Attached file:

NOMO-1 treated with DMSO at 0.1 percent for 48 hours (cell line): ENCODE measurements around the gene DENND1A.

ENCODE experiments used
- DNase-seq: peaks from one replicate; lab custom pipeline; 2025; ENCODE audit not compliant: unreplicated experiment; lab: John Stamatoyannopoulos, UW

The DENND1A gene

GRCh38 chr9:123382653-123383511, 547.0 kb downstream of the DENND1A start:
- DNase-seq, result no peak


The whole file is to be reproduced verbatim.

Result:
NOMO-1 treated with DMSO at 0.1 percent for 48 hours (cell line): ENCODE measurements around the gene DENND1A.

ENCODE experiments used
- DNase-seq: peaks from one replicate; lab custom pipeline; 2025; ENCODE audit not compliant: unreplicated experiment; lab: John Stamatoyannopoulos, UW

The DENND1A gene

GRCh38 chr9:123382653-123383511, 547.0 kb downstream of the DENND1A start:
- DNase-seq, result no peak